Alix Olson, |
(Subtle Sister, 2003)
Alix Olson treads a path blazed by Ani DiFranco on Independence Meal. Those familiar with DiFranco's work will recognize the in-your-face political consciousness, feminist ideals and apparent stream-of-consciousness rants that end up being interconnected webs of disparate yet related subjects. Olson is by turns thoughtful, observant, vengeful, passionate and iconoclastic, sometimes spitting out her words so fast the listener is challenged to keep up with her. Olson has issued a book version of the poems on her first album, Built Like This; one can hope she will do the same for Independence Meal as well.
Unlike DiFranco, Olson has made her reputation on the poetry slam circuit rather than in musical circles. That said, she is assisted on this CD by Pamela Means (guitar), Ubaka Hill (percussion) and Lyndell Montgomery of Ember Swift (violin), among others. The musicans, along with well-chosen samples, create a background that does not detract from Olson's words but adds texture to the pieces.
Those who don't like overt politics in their listening matter will be put off by Independence Meal. Those who are willing to listen, however, will find an angry and articulate voice cataloguing the injustices of American society. "Pirates" accuses the government and media of stealing the truth from the people and exhorts listeners to steal the truth back; samples of political thinker Howard Zinn reinforce the message. The title cut is a very effective meditation on what freedom really means in America when so many black men end up in jail. "Dorothea Tanning" is a very New York-centered piece as it moves from the museum that houses Tanning's painting to the experiences of friends caught up in the chaos of 9/11. "Womyn Before" pays tribute to women who have gone before her, both historical figures and the women in Olson's own family. A hidden track envisions a feminist revolution.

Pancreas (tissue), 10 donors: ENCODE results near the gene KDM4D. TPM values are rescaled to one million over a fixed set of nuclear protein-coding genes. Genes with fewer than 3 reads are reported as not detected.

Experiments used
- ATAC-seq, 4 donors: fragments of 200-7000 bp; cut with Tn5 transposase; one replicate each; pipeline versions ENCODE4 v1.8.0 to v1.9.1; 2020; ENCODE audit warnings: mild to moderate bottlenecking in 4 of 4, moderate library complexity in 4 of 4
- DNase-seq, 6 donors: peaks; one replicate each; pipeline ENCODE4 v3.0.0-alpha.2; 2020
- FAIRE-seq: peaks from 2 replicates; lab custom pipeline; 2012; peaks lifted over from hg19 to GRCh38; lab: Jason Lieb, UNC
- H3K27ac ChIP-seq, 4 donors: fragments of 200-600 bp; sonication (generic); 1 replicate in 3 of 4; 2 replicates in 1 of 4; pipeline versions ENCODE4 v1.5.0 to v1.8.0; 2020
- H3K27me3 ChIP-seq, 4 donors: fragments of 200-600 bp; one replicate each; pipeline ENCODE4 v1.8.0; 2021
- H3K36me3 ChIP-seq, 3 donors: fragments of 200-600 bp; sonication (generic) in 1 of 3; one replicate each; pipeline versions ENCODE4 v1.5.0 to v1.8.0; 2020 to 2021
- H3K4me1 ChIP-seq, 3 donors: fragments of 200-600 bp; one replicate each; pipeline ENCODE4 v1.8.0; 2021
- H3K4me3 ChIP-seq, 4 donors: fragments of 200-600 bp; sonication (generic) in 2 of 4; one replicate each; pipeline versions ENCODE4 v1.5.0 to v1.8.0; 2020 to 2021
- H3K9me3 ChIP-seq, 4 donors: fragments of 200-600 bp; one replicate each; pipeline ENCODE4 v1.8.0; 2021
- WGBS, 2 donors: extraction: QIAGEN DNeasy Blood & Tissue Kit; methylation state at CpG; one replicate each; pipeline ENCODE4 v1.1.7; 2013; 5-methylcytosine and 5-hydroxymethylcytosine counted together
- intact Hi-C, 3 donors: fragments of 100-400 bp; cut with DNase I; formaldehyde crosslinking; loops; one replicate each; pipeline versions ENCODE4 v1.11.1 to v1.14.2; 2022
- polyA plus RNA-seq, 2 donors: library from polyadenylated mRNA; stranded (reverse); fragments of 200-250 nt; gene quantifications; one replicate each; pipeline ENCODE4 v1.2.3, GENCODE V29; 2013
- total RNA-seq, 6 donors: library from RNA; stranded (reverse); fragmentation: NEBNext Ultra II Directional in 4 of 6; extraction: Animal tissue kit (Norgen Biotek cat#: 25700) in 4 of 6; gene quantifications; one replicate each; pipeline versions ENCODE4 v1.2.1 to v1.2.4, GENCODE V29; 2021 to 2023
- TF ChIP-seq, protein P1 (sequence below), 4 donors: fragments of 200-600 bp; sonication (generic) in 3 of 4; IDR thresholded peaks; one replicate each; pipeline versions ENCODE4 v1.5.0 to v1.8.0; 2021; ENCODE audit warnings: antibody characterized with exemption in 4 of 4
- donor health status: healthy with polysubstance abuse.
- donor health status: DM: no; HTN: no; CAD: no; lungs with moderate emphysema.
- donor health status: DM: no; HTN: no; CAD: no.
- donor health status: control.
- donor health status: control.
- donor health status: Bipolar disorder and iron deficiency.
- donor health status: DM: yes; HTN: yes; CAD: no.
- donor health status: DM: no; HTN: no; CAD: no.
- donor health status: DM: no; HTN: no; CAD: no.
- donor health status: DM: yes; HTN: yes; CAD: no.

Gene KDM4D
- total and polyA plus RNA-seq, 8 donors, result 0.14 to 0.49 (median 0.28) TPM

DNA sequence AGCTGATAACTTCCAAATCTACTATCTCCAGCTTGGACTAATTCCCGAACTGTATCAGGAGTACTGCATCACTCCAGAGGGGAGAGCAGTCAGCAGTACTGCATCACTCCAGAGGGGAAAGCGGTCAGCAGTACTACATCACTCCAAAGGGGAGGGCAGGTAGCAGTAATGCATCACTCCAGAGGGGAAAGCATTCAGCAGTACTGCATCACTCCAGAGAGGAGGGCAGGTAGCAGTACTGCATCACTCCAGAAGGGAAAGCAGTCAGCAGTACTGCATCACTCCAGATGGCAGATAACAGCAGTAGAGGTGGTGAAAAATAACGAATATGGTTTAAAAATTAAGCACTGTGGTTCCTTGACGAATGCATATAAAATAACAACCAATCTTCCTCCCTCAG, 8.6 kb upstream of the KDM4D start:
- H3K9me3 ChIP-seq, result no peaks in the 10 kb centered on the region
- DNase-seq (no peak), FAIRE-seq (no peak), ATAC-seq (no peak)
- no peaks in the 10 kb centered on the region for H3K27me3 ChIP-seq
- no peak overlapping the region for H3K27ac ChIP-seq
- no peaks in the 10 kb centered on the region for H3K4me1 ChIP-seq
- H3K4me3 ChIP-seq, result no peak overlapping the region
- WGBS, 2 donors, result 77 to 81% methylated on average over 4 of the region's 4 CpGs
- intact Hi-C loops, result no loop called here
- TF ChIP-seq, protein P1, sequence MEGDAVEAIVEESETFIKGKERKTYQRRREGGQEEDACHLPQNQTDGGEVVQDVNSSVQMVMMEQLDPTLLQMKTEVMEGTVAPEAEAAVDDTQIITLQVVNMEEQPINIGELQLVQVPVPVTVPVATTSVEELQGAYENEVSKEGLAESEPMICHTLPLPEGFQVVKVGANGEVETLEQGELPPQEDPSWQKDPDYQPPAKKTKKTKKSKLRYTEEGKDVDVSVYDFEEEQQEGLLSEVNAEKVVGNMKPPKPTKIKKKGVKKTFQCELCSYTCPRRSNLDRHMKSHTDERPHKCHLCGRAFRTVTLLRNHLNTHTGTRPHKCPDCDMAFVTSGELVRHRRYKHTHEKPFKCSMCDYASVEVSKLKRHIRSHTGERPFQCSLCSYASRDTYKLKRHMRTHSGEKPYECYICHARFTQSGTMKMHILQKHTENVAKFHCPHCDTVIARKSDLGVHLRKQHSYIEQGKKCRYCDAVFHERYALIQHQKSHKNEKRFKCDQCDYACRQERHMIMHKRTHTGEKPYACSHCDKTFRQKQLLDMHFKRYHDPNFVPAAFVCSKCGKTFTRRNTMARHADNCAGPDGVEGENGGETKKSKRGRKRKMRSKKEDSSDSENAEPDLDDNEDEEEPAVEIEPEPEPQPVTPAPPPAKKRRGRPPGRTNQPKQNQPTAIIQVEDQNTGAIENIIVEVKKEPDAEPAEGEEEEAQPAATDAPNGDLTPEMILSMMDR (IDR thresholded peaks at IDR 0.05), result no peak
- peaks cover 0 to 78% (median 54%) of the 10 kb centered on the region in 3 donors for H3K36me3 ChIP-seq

Although there are times when Olson shouts slogans or hits the obvious hot-button issues, much of the time her poems meander through the different images summoned up by the subject. "Independence Meal" considers the legacy of slavery, the apparent "freedom" of the homeless from the material burdens of the privileged, the Fourth of July and incarceration, while rolling it up in a portrait of homeless men waiting for a meal at a soup kitchen. Here, she takes a problem that we all know exists and puts thoughts about the problem together in an unusual way. Means' guitar adds a hint of fragility to the poem, then turns urgent. Another excellent poem is "Wholly Human," where Olson carves out a definition of religion that turns its back on organized faith but acknowledges spirituality. As she performs, she sounds like a close friend spilling her thoughts, each thought leading to another idea like a bridge. Montgomery's violin adds a down-home feel to this track and a sampled radio preacher's exhortations fall on deaf ears.
Every poet has her own batch of love poems and Olson is no exception. The best is "8x10," an achingly bittersweet reflection on a broken relationship. "Unsteady Things" piles images on top of each other as it constructs a complicated portrait of two people. "Subway Lips" is drunk on words with its rapid-fire delivery; it makes the listener want to see Olson live.
Without anything like a lyric sheet, the listener is buoyed along on the sweeping waves of words. Repeated spins of the CD are necessary to pick out all the words. Deft lines flash by and are gone before memory can seize them. Sometimes Olson's pieces meander a little too long, or rest with easy indictments of the government and big business. But at her best, Olson is aware that injustice is rife, the world is complicated and we're all stuck in this life together.